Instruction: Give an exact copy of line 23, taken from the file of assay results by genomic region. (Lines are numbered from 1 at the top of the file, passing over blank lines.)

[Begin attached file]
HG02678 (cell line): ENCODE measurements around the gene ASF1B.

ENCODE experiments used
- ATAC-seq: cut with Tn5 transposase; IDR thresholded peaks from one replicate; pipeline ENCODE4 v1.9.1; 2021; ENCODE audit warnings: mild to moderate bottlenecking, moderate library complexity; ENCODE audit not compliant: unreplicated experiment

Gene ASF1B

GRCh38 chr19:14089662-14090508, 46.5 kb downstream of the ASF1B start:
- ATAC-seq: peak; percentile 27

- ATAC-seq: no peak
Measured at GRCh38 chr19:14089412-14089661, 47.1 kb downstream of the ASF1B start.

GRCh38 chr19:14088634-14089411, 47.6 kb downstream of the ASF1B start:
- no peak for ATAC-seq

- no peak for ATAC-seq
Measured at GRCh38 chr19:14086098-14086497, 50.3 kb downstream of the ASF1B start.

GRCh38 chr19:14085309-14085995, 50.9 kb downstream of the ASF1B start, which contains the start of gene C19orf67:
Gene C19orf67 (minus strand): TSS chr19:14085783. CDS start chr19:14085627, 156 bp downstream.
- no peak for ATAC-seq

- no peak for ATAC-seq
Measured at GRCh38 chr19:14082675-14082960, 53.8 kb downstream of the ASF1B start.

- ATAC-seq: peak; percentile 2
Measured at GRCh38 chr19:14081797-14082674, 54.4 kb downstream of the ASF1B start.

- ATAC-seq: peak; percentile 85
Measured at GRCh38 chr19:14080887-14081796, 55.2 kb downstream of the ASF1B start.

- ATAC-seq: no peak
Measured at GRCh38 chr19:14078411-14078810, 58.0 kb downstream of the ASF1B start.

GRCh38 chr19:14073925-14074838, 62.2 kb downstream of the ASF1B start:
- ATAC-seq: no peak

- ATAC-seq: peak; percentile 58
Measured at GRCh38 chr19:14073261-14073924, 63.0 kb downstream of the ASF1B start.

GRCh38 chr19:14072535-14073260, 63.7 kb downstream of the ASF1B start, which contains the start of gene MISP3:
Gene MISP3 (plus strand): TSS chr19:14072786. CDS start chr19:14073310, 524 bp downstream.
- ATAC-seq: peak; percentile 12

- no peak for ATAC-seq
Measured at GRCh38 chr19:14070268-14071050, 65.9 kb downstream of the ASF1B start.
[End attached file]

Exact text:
Measured at GRCh38 chr19:14078411-14078810, 58.0 kb downstream of the ASF1B start.